Search found 279 matches

by Richard Russell
Thu Jul 05, 2018 7:47 pm
Forum: emulators
Topic: Beebem Mode 7 glitch
Replies: 37
Views: 1044

Re: Beebem Mode 7 glitch

Does anyone have an actual BBC to test the conceal / hold graphics interplay? Does the conceal code have priority over the hold graphics code? I posted a photo of the testpage on a real BBC Master above (it was originally a Master 512 but the internal co-processor has been removed): you can see tha...
by Richard Russell
Wed Jul 04, 2018 1:16 pm
Forum: projects
Topic: Viewdata Service
Replies: 56
Views: 2723

Re: Viewdata Service

Excellent news, cheers Richard. I will await developments. I have today released my client software for the TELSTAR service (and other Viewdata-style services accessed via telnet, such as CCl4). Rather than making it available separately, I've bundled it with the latest update to BBC BASIC for SDL ...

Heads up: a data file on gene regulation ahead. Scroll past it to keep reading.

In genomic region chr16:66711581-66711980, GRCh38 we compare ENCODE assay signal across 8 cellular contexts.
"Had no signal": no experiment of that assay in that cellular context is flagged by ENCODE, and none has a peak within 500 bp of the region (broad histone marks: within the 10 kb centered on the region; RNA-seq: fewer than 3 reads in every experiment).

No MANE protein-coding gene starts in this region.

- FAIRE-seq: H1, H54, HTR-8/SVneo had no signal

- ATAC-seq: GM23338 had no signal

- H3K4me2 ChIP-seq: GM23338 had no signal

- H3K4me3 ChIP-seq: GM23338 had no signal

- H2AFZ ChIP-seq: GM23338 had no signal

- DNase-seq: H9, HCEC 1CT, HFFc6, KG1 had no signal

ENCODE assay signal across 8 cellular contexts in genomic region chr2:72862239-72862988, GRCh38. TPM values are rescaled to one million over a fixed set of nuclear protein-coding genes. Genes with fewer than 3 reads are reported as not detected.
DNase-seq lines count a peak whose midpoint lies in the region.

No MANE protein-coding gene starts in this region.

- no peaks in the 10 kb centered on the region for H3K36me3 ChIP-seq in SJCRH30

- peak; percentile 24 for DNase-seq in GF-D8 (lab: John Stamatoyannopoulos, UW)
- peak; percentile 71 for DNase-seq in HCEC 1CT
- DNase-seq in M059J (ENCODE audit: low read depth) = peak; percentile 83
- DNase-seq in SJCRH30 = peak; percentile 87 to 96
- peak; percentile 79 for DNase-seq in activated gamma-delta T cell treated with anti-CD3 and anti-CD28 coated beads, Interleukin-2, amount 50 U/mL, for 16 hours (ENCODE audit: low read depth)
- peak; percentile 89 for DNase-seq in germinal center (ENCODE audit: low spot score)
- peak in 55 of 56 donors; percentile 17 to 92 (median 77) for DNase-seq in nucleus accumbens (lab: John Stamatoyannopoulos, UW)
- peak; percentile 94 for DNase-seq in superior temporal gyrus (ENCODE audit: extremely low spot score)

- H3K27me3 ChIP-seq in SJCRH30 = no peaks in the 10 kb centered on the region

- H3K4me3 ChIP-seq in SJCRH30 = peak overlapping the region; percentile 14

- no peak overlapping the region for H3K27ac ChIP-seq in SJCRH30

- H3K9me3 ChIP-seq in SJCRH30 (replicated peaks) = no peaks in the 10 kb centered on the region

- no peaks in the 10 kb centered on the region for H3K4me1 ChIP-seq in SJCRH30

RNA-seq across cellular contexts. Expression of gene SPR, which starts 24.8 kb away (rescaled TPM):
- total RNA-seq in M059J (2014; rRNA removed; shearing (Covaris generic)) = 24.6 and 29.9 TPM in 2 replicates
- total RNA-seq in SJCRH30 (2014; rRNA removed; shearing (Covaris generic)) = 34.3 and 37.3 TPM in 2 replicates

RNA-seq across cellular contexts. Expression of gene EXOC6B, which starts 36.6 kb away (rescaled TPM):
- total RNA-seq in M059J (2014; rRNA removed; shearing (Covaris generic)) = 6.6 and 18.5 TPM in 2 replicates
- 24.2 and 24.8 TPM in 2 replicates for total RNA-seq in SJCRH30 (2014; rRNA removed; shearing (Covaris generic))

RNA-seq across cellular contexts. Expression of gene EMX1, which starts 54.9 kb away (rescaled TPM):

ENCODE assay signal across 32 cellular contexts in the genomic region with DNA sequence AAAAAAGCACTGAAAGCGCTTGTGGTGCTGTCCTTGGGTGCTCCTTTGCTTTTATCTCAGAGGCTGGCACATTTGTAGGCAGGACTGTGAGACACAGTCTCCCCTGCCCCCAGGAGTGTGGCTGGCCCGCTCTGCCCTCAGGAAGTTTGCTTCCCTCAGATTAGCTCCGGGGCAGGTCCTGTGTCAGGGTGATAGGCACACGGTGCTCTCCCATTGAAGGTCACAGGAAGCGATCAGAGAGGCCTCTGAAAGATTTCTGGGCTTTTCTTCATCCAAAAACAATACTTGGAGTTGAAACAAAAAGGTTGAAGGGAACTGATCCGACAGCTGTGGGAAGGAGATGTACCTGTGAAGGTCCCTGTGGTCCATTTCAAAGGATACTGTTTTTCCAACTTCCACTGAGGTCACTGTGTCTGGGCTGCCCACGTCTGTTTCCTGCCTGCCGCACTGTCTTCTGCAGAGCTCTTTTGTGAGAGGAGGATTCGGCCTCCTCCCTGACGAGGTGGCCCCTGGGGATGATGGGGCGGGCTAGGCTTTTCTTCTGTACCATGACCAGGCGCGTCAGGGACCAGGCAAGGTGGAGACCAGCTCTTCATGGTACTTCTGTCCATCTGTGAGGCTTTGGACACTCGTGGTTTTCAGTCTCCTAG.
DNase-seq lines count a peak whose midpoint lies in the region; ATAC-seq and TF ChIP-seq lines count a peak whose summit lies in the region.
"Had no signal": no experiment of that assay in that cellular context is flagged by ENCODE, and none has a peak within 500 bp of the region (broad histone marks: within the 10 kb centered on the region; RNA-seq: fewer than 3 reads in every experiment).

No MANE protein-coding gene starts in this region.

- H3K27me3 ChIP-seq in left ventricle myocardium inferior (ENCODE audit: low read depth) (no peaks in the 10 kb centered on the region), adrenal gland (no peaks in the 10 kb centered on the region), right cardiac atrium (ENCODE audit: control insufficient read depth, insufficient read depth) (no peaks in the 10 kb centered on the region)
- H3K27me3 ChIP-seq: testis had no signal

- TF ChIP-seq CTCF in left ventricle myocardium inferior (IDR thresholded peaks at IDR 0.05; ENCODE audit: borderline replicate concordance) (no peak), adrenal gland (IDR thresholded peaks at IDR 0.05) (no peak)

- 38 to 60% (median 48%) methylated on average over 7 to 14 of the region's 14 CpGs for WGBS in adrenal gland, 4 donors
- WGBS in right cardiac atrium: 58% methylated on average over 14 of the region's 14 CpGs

by Richard Russell
Tue Jul 03, 2018 8:59 am
Forum: general
Topic: "Outline specification for the BBC MICROCOMPUTER system"
Replies: 199
Views: 16040

Re: "Outline specification for the BBC MICROCOMPUTER system"

the IBM PC being available in the same year the spec was distributed to manufacturers The specification was distributed to manufacturers at the end of 1980, whereas Wikipedia says the IBM PC was announced in August 1981. it seems pertinent to ask why the BBC didn't consider it - or did they? It did...
by Richard Russell
Mon Jul 02, 2018 11:03 pm
Forum: projects
Topic: Viewdata Service
Replies: 56
Views: 2723

Re: Viewdata Service

Is there any viewdata terminal client software available that runs natively on Windows, rather than on a BBC or in a browser? I've recently written a suitable client in 'BBC BASIC for SDL 2.0' (BBCSDL) which runs in Windows, Linux, Mac OS, Raspberry Pi, Android and iOS. I was hoping to release it s...
by Richard Russell
Mon Jul 02, 2018 6:28 pm
Forum: general
Topic: BBC releases computer history archive
Replies: 90
Views: 1830

Re: BBC releases computer history archive